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People v. Demagall

April 2, 2009


The opinion of the court was delivered by: Lahtinen, J.

Published by New York State Law Reporting Bureau pursuant to Judiciary Law § 431.

This opinion is uncorrected and subject to revision before publication in the Official Reports.

Calendar Date: February 11, 2009

Before: Mercure, J.P., Rose, Lahtinen, Malone Jr. and Kavanagh, JJ.

Appeal from a judgment of the County Court of Columbia County (Czajka, J.), rendered March 21, 2007, upon a verdict convicting defendant of the crime of murder in the second degree.

In this murder case, defendant asserted insanity as his defense. Defendant had a three-year history of severe psychiatric problems that had been manifested in a variety of bizarre actions and resulted in him being placed several times in a secure psychiatric facility in Massachusetts. He was at that facility when, on February 9, 2006, he escaped. He claimed to have received a vision from God directing him to kill the victim, a person with whom he had a brief encounter a couple of weeks earlier and whom he believed provided drugs to minors. Defendant entered the victim's home in Columbia County on the morning of February 11, 2006, where he killed him by stabbing him over 30 times and repeatedly striking him with a paperweight that he had placed in a sock. Defendant piled various items around the victim's body and set the pile on fire. He took a few items from the home and then left the premises.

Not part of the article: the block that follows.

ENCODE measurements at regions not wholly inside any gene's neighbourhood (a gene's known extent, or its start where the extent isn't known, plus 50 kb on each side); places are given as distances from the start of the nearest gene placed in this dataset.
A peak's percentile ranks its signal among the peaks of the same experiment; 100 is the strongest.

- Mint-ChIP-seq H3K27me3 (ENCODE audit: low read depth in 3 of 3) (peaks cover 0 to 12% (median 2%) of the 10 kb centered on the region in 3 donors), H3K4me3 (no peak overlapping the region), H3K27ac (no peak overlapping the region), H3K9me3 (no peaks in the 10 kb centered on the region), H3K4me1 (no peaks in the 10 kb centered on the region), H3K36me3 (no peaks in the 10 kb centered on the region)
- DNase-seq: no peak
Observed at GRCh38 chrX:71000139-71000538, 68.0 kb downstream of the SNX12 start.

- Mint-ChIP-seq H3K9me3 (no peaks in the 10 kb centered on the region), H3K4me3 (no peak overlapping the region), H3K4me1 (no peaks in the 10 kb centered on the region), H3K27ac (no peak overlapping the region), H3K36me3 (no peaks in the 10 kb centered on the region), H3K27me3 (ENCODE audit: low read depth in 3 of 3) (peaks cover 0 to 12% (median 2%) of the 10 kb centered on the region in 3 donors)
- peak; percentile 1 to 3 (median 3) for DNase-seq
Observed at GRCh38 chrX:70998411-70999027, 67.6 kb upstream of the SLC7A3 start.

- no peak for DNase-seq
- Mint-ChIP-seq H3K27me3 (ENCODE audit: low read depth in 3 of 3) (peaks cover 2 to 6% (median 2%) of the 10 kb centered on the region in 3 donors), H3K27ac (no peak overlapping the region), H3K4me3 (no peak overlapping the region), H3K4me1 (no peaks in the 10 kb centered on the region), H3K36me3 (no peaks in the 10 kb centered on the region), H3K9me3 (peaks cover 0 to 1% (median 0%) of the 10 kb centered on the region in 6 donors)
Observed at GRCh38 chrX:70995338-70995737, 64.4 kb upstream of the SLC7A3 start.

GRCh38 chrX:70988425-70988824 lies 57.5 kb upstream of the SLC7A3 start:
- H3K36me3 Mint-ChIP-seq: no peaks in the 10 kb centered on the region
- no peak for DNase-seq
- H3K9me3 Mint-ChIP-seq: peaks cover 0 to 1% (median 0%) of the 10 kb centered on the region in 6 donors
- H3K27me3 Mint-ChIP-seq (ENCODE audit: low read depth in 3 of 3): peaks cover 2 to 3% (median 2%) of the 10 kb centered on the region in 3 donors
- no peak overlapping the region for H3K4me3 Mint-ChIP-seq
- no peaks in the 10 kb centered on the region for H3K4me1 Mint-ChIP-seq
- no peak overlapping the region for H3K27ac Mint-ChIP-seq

Following the killing, defendant was accused of an unrelated minor matter, which resulted in his being held briefly at the Rensselaer County Jail. As he was exiting the jail on February 15, 2006, he was approached by Kevin Skype, an investigator from the Columbia County Sheriff's Department, and Mark Marino, an agent with the Bureau of Alcohol, Tobacco and Firearms. After brief questioning, defendant admitted his involvement in killing the victim. The law enforcement officers transported defendant to Marino's office in the City of Albany, where he received Miranda warnings and then gave a detailed 11-page statement.

He was indicted on two counts of murder in the second degree, robbery in the first degree and arson in the second degree. The People withdrew all counts except one count of murder in the second degree. Based upon the forensic psychiatric report of Stuart Kleinman that was prepared at the People's request, the People consented to defendant's entry of a plea of not responsible by reason of mental disease or defect (see CPL 220.15; Penal Law § 40.15). County Court, however, rejected the plea. The matter proceeded to trial, where the insanity defense was urged by defendant. Rejecting the defense, the jury convicted defendant of the murder count. Defendant thereafter moved to set aside the verdict and County Court denied the motion without a hearing. Defendant was sentenced to a prison term of 25 years to life. Defendant appeals.

Defendant initially contends that County Court erred in declining to accept his plea, made pursuant to CPL 220.15, of not responsible by reason of mental disease or defect. "[A] trial court is not required to accept every offer of a plea merely because the defendant wishes to enter a plea and may reject a plea offer in the exercise of sound judicial discretion" (People v Washington, 229 AD2d 726, 727 [1996], lv denied 88 NY2d 1025 [1996]). Before accepting a plea of not responsible by reason of mental disease or defect, the court must, among other things, be satisfied that the defense would be proven by defendant by a preponderance of the evidence at trial (see CPL 220.15 [5] [b]). To establish the affirmative defense, defendant must show that at the time the crime was committed, defendant "lacked substantial capacity to know or appreciate either . . . [t]he nature and consequences of such conduct; or . . . [t]hat such conduct was wrong" (Penal Law § 40.15).